Sole Proprietor Compliance: Treasury and IRS Have Opportunities to Reduce the Tax Gap

This post first appeared on GAO Reports. Read the original article.

What GAO Found

The Department of the Treasury and the Internal Revenue Service (IRS) have not developed an overall tax gap strategy that includes specific approaches to address sole proprietor noncompliance, as GAO recommended in July 2007. Sole proprietor underreporting is one of the largest segments of the tax gap (the difference between federal income taxes owed and the amount paid). Sole proprietors are individuals who own an unincorporated business by themselves.

Examples of Sole Proprietor Industries

GAO identifies 17 options to improve sole proprietor tax compliance. The options involve tradeoffs and would best be considered as part of an overall tax gap strategy. However, Treasury officials said they have no plans to develop a strategy. Also, IRS has not taken steps to allow for voluntary withholding on payments to independent contractors, including sole proprietors, as GAO recommended in May 2020. Without voluntary withholding, these workers may find making quarterly tax payments burdensome, which may reduce compliance.

IRS’s strategic operating plan outlines its priorities for the coming years, but neither this plan nor other IRS documents provide an approach specifically to improve sole proprietor compliance. While IRS has some methods to assess noncompliance risk, they are not complete or specific to sole proprietors. A risk assessment would allow IRS to make strategic decisions related to enforcement and outreach priorities to help it reduce sole proprietors’ share of the tax gap.

IRS has a communications plan for platform workers, who are one type of sole proprietor. However, it does not have a coordinated communications plan focused on informing the wide variety of sole proprietors about their tax and reporting responsibilities. Such a plan would help sole proprietors meet their tax obligations and navigate tax law changes. According to stakeholders GAO spoke with, some sole proprietors are unaware of their tax obligations on income earned through online platforms. Additionally, stakeholders told GAO that they found the existing guidance overly technical and difficult to understand.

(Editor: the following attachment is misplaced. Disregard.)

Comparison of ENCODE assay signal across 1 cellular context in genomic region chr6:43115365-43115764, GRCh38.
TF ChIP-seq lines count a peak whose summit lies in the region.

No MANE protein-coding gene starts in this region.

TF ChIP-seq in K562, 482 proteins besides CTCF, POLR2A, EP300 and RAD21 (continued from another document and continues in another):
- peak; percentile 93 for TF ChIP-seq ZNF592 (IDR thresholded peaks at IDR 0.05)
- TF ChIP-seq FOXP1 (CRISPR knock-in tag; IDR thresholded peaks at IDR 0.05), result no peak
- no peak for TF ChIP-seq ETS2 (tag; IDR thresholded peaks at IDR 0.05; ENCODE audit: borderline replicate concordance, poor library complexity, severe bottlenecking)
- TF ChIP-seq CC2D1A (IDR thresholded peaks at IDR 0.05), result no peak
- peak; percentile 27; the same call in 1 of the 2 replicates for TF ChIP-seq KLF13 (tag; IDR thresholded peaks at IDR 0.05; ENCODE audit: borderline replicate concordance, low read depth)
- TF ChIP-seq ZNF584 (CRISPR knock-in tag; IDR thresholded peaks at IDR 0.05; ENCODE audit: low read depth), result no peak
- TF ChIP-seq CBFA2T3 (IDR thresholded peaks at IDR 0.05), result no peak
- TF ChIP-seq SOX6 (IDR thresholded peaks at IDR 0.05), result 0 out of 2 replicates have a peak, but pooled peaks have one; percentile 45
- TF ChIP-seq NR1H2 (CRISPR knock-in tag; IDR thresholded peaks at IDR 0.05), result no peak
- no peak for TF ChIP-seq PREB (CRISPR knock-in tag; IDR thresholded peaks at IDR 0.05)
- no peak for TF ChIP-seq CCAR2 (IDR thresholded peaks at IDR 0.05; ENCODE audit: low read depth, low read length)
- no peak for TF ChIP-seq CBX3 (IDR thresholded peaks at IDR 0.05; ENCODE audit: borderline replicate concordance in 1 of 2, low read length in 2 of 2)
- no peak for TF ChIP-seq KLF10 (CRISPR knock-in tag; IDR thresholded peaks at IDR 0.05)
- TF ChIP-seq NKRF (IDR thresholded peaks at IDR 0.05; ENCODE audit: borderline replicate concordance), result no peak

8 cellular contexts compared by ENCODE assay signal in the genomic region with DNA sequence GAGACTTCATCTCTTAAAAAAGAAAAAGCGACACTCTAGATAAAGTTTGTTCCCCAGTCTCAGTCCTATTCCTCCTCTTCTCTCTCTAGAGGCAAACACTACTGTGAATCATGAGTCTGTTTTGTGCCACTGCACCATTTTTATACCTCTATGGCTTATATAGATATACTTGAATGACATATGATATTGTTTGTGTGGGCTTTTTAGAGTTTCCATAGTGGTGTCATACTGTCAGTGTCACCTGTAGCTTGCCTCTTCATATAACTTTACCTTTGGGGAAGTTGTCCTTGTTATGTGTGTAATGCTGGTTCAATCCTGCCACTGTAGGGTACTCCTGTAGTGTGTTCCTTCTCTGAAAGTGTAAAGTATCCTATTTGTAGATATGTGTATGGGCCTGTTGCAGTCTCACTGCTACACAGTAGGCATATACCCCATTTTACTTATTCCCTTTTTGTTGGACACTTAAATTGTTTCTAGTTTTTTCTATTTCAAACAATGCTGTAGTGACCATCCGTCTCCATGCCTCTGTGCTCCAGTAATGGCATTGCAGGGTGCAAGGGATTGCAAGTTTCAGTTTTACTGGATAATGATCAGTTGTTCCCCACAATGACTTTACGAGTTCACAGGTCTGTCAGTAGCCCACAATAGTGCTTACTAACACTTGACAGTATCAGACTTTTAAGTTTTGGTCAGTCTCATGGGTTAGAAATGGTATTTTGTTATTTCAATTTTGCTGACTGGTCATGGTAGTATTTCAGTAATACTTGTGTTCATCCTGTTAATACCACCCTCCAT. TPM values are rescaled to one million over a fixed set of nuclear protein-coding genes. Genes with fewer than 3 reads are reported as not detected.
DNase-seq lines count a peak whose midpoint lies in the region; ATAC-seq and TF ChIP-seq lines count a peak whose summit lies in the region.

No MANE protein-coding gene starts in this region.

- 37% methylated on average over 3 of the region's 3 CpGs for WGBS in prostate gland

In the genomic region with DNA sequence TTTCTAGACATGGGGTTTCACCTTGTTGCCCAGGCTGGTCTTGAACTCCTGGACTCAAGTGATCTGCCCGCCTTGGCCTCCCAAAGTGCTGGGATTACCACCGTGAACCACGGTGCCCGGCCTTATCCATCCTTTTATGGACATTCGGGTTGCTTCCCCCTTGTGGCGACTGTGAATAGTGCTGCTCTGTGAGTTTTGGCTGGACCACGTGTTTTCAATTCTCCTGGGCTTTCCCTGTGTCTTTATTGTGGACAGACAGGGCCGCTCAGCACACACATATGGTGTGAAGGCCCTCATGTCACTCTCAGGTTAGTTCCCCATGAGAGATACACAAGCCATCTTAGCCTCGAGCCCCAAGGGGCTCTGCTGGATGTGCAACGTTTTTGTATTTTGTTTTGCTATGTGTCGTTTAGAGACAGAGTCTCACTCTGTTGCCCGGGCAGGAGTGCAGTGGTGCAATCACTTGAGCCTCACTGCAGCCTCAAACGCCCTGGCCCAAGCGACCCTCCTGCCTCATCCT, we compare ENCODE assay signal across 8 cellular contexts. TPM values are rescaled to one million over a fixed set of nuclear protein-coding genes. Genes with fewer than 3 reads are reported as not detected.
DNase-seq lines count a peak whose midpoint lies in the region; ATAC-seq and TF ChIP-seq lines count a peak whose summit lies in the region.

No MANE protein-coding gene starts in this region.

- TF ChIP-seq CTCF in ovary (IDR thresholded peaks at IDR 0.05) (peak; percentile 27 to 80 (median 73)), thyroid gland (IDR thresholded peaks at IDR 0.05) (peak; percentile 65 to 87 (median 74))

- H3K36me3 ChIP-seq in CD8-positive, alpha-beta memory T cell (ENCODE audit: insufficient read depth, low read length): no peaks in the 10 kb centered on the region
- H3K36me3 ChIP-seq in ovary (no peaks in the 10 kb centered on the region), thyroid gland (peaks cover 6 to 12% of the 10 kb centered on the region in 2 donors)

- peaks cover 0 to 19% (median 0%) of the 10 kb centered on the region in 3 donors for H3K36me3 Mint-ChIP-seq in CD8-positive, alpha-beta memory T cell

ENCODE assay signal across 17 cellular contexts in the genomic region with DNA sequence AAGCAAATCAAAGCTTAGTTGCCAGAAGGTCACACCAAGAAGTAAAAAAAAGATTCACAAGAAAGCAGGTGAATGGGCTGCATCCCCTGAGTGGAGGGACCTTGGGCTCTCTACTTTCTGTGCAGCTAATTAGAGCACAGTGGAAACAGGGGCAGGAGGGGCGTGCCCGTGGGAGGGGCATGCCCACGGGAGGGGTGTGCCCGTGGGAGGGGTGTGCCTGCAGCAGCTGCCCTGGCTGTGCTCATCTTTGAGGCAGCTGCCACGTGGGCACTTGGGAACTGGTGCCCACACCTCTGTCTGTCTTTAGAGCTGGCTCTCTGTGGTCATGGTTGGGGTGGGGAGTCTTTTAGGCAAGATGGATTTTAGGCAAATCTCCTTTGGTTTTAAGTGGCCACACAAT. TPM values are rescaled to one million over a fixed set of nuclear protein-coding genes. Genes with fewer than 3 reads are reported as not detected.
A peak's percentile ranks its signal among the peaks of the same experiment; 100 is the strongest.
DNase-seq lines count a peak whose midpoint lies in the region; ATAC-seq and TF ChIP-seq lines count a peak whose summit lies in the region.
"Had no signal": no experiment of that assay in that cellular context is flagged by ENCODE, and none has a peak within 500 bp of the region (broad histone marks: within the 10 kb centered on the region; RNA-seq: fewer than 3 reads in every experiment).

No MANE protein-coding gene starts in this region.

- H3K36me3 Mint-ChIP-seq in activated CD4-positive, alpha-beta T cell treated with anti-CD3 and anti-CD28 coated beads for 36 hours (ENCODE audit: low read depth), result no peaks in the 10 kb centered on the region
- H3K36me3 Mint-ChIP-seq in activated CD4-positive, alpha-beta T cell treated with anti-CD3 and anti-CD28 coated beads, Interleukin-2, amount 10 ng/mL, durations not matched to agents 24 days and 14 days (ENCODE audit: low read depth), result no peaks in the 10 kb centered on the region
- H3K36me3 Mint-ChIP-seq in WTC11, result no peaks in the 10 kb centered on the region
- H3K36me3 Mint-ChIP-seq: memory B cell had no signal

Why GAO Did This Study

IRS attributes approximately $80 billion in unpaid taxes to sole proprietors underreporting income each year. This comprises 16 percent of the estimated annual $496 billion tax gap. In tax year 2019, roughly 27.8 million sole proprietors filed tax returns, which accounted for about 18 percent of all individual taxpayers.

GAO was asked to review the tax compliance of sole proprietors. This report (1) reviews options for IRS to close the tax gap by increasing sole proprietor compliance, (2) evaluates IRS efforts to assess the risk of sole proprietor noncompliance, and (3) assesses IRS efforts to conduct outreach to improve voluntary compliance among sole proprietors.

GAO reviewed literature and conducted a nongeneralizable survey of 25 experts and stakeholders on options to improve sole proprietor compliance. GAO also analyzed IRS tax gap and statistical data, reviewed agency documentation, and interviewed agency officials.

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